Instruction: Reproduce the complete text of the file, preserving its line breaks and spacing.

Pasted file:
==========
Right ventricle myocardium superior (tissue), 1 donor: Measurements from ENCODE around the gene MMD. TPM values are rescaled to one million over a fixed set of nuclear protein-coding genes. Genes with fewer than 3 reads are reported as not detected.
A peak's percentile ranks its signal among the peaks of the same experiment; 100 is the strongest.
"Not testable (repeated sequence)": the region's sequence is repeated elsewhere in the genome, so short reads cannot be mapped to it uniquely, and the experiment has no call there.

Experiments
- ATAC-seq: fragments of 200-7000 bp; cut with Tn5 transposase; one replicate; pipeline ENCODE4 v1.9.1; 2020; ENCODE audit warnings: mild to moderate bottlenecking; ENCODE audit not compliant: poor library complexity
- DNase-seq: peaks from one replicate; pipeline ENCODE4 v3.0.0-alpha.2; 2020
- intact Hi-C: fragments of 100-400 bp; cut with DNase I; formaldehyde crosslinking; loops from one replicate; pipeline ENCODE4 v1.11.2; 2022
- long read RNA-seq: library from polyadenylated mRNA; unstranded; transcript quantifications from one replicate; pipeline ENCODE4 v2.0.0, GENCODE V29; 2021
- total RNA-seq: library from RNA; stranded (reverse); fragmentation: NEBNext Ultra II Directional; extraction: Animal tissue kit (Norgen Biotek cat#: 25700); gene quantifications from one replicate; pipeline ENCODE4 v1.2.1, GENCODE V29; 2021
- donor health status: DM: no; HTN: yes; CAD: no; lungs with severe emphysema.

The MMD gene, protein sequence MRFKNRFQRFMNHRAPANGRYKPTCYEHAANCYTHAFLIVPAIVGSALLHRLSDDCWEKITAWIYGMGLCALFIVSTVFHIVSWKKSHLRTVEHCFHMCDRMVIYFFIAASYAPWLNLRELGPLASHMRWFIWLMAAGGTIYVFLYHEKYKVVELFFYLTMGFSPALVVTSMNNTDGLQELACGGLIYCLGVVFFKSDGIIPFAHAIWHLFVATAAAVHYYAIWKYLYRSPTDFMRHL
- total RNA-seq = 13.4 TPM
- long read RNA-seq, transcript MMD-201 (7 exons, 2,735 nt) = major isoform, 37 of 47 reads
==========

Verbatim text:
Right ventricle myocardium superior (tissue), 1 donor: Measurements from ENCODE around the gene MMD. TPM values are rescaled to one million over a fixed set of nuclear protein-coding genes. Genes with fewer than 3 reads are reported as not detected.
A peak's percentile ranks its signal among the peaks of the same experiment; 100 is the strongest.
"Not testable (repeated sequence)": the region's sequence is repeated elsewhere in the genome, so short reads cannot be mapped to it uniquely, and the experiment has no call there.

Experiments
- ATAC-seq: fragments of 200-7000 bp; cut with Tn5 transposase; one replicate; pipeline ENCODE4 v1.9.1; 2020; ENCODE audit warnings: mild to moderate bottlenecking; ENCODE audit not compliant: poor library complexity
- DNase-seq: peaks from one replicate; pipeline ENCODE4 v3.0.0-alpha.2; 2020
- intact Hi-C: fragments of 100-400 bp; cut with DNase I; formaldehyde crosslinking; loops from one replicate; pipeline ENCODE4 v1.11.2; 2022
- long read RNA-seq: library from polyadenylated mRNA; unstranded; transcript quantifications from one replicate; pipeline ENCODE4 v2.0.0, GENCODE V29; 2021
- total RNA-seq: library from RNA; stranded (reverse); fragmentation: NEBNext Ultra II Directional; extraction: Animal tissue kit (Norgen Biotek cat#: 25700); gene quantifications from one replicate; pipeline ENCODE4 v1.2.1, GENCODE V29; 2021
- donor health status: DM: no; HTN: yes; CAD: no; lungs with severe emphysema.

The MMD gene, protein sequence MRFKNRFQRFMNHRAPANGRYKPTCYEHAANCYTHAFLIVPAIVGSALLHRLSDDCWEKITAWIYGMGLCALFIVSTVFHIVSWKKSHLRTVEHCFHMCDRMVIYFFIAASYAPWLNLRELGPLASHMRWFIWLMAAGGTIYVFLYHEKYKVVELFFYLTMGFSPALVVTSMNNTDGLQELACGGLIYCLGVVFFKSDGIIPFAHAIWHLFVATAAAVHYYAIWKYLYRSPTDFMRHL
- total RNA-seq = 13.4 TPM
- long read RNA-seq, transcript MMD-201 (7 exons, 2,735 nt) = major isoform, 37 of 47 reads